Wild Foods of the Forest – the good forager

 

Good foraging reminds us we are part of nature

      Good foraging reminds us we are part of nature

Autumn is my favourite season of the year; I enjoy the changing colours of the woodlands, dewy spider webs and especially the ‘wild food’ treasures hung brightly within hedgerows. ‘Blackberrying’ is often one of our first experiences of nature. Even toddlers quickly learn how to identify blackberry fruits!

Foraging for wild foods is a wonderful activity for getting outdoors in all weathers to learn about and connect with nature. It increases our observational and sensory skills and deepens our relationship to the natural world.

It also teaches us to be mindful. Foragers need to be considerate and respectful, and to sustainably gather only common, abundant species and to take only what they need. In the New Forest, on Forestry Commission land, the over-foraging of fungi through commercial collecting has resulted in ‘no picking’ guidance. This precautionary approach is due to the highly protected landscape and ecology of the Forest. Gathering fungi to eat also requires expert ID skills, and a mistake can result in serious consequences!

Fortunately, plants and berries are easier to identify than fungi. All foragers must also be able to confidently identify and teach about potentially hazardous plants such as yew berries. Poisoning from ingestion even in small quantities can cause nausea, vomiting and stomach cramps, and in large amounts potentially dangerous. Foraging therefore helps us to hone our identification skills, to question and learn about properties of plants and local lore. Here are some activity ideas to get you started:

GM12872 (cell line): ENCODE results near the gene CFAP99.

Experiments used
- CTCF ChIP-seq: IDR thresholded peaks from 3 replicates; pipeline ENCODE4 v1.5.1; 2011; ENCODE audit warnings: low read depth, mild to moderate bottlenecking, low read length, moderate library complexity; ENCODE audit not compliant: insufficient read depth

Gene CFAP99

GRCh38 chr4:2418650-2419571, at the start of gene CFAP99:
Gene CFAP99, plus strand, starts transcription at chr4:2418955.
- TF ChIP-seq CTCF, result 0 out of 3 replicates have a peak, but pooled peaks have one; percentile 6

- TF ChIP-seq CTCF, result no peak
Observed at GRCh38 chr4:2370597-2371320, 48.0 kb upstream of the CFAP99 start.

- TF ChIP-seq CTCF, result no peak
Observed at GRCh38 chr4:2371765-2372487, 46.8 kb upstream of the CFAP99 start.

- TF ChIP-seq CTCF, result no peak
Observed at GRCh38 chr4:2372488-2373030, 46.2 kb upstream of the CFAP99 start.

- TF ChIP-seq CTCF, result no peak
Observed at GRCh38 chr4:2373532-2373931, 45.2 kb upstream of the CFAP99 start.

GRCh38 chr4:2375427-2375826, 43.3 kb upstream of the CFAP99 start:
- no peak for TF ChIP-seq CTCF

Friend or foe?  There are many poisonous lookalikes! To help gauge our group’s knowledge (and it’s a great icebreaker activity too) ask them to match up laminated photos of different fruits and berries with the correct tree/shrub by their leaves. Make two sets of photos for group challenges. Importantly, this activity teaches visual recognition using colour and shape; the round, bright red berries of holly, rowan and hawthorn look very similar but their leaves are very different.

I-spy spotters guide: For younger children create a photo guide of most the common fruits, nuts and seeds in your area and ask them to see how many they can find. Emphasise to look but not pick.

Foragers charm: Using thin florists wire, thread on different edible fruits and nuts along with associated leaves to help with identification. Use a small hand drill to make holes through acorns (taste best roasted), sweet chestnuts, rosehips and crab apples.

A colourful foragers charm to help with identification

A colourful charm helps with identification

Go on a guided foraging walk: Check out New Forest walking festival for our wild food events. Sunday 15th and 29th October 2017

Preserve the seasons: There are lots of wonderful recipes to learn about the setting points for making jams and jellies. Be safe – always refer to a selection of good identification book such as ‘Food for Free’ by Richard Mabey which also has recipe ideas.

Any other foraging activity ideas are always welcome! Happy foraging!